Cross this Out

  • BY Cal State East Bay
  • December 11, 2017

The words taped to the outside of Cal State East Bay Assistant Professor G.T. Reyes’ office door are simple — “love,” “justice,” “community.”

But the ideas behind the words represent something far deeper and more complex, similar to the act of vandalism that inspired Reyes to post the positive messages in the first place.

In late November, a colleague of Reyes called him after work to share that several of the solidarity-themed posters taped to his office door, with phrases such as “Black Lives Matter” and “Brown and Proud,” as well as his nameplate, had each been crossed out with a large letter “X.”  

“It felt personal to me, because our door was the only one crossed out and my name was also crossed out while [my colleague Dr. Mari Gray’s] name plate was reversed as if to draw attention to me," Reyes said. “As a man of color … it really started to weigh in on me, and I realized an anxiety started to build up, and I started to have this feeling that I was preparing for a fight, a physical fight.”

But he chose not to fight. At least not in the traditional sense.

Instead, in the days that followed, Reyes created a quilt — a patchwork of new, empowering phrases to place on his door, peppered with an array of words he would like to see crossed out in the world: “racism,” “sexism” and more. Reyes photographed and posted his "Cross This Out" quilt on social media, where the hashtag #crossthisout is now gaining traction. The idea for the quilt has also spread to doors at both the Cal State East Bay and UC Berkeley campuses, several public schools in the East Bay, and Iowa and New York.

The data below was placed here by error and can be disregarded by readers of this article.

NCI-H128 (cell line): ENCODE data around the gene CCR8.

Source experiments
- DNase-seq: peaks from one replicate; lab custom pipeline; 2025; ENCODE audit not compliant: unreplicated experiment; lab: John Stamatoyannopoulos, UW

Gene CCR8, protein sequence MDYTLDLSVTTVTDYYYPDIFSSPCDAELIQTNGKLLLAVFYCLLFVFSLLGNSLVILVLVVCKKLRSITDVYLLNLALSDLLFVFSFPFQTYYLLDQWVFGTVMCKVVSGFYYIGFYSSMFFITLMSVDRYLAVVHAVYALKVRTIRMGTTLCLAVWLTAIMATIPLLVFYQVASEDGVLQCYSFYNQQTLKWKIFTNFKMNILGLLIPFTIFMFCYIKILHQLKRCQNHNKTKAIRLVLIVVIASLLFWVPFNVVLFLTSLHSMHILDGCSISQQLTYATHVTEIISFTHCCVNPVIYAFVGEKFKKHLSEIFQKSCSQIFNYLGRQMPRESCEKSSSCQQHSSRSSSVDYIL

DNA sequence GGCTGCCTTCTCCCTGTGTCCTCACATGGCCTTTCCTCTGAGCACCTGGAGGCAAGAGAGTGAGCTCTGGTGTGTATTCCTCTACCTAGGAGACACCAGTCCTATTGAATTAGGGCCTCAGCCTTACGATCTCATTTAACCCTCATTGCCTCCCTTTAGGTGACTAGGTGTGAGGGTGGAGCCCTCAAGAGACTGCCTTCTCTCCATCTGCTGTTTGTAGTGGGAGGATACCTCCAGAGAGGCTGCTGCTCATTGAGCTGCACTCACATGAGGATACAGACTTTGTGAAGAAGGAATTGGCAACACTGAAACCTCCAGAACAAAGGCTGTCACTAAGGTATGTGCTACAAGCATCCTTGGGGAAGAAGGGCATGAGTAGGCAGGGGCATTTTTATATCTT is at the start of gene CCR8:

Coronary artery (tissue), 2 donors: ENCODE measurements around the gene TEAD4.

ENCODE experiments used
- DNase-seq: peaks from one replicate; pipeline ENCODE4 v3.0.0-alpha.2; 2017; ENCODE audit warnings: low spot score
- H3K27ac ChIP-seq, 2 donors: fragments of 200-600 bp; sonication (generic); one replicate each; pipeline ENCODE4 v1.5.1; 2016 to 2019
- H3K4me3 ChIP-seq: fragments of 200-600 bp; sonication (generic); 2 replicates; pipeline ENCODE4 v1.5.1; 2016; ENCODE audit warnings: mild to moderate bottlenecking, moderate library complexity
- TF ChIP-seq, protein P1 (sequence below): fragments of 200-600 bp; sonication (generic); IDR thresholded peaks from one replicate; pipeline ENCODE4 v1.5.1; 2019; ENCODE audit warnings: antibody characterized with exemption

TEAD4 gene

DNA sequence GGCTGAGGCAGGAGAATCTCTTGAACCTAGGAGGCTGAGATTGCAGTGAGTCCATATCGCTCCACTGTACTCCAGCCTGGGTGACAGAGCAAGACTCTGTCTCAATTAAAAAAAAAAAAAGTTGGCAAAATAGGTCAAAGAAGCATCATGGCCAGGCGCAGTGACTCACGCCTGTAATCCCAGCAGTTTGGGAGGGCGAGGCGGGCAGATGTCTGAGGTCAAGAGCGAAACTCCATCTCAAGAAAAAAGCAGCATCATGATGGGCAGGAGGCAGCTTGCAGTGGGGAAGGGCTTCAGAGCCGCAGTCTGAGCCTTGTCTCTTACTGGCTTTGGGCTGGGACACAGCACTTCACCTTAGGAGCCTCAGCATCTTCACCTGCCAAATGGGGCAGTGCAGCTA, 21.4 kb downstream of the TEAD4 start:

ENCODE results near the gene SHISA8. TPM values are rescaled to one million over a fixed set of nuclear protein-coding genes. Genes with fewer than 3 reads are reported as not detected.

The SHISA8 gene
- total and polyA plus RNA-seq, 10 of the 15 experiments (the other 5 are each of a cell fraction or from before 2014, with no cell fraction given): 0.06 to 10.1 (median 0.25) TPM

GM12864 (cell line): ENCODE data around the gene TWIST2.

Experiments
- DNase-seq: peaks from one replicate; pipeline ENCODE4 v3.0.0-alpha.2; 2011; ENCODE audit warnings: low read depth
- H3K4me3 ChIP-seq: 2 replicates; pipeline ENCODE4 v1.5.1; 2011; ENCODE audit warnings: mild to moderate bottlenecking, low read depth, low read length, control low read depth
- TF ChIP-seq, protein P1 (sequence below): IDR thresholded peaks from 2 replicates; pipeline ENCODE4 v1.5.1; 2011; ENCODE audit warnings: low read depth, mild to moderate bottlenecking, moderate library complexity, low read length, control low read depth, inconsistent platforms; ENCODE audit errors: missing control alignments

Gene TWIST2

Media outlets are covering Reyes' response, too, including KCBS Radio and NBC Bay Area.

“I wanted to figure out how I could send a message that was concise, compelling and accessible for other people to participate in,” Reyes said.

His action has elicited the attention — and backing — of the university community.

“The vandalism of Dr. Reyes’ and Dr. Gray’s office doors is unacceptable,” said Cal State East Bay President Leroy M. Morishita. “However, the positive, constructive response to these actions is remarkable, and something we can all learn from. This university fully supports the open exchange of ideas and thoughts.”

Reyes said he hopes the project shows people they can respond to discrimination in a way that encourages open dialogue about motivation and change.

“To the person who did this to my door, I’d say ‘Slide through, let’s talk about what happened, what’s the threat I pose and why?’” Reyes said.  

And as he walks the halls of Cal State East Bay and sees more quilts covering doors each day, the solidarity makes him smile.

“It reminds me of a really simple principle — that any human who experiences some act of oppression is not alone,” Reyes said. “And when a single person speaks up and verbalizes support in such a way that's accessible for others to hear it, you realize you’re not alone. There’s now this visual testimony that says I’ve never been alone on this campus, I’m not in this fight by myself, I’m with like minded people and I can make an impact alongside folks.”